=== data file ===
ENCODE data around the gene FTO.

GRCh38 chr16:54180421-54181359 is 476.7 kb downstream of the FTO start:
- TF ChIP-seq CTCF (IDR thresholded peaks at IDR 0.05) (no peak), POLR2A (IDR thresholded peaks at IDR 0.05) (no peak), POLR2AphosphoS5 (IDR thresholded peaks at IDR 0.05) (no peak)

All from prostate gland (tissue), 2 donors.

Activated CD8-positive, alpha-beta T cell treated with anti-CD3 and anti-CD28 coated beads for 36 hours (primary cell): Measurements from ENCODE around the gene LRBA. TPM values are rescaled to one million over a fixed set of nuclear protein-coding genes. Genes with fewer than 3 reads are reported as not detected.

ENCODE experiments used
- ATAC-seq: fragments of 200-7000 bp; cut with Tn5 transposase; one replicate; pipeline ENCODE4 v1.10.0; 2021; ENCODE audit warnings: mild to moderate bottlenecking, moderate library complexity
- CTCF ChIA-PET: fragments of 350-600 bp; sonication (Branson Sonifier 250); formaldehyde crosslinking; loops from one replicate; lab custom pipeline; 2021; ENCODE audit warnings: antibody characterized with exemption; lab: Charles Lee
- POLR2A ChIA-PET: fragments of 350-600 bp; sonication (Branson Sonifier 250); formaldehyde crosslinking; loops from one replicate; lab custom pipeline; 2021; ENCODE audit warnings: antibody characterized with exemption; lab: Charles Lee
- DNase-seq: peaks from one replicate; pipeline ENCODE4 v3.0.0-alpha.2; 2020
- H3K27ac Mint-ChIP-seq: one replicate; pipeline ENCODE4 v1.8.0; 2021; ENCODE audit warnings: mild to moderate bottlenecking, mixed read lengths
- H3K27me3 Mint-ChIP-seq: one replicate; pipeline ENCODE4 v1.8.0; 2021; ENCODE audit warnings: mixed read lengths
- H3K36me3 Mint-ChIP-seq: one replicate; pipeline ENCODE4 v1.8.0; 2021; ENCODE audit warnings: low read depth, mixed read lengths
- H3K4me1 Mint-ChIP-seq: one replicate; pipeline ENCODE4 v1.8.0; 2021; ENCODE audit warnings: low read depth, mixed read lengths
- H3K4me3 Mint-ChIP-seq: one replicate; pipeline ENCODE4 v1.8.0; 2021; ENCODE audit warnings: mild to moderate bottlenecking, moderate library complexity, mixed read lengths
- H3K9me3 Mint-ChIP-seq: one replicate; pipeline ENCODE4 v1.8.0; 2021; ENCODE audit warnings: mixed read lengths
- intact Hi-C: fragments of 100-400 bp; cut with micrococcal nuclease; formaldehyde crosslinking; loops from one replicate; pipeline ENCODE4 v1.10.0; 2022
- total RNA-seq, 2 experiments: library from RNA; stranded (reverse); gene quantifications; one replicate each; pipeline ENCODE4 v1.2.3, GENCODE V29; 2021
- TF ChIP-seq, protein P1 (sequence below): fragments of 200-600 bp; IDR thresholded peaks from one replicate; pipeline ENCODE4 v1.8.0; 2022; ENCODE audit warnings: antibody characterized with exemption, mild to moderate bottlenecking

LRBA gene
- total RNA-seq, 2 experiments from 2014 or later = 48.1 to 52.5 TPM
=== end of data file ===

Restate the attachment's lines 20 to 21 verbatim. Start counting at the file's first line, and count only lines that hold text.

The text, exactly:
LRBA gene
- total RNA-seq, 2 experiments from 2014 or later = 48.1 to 52.5 TPM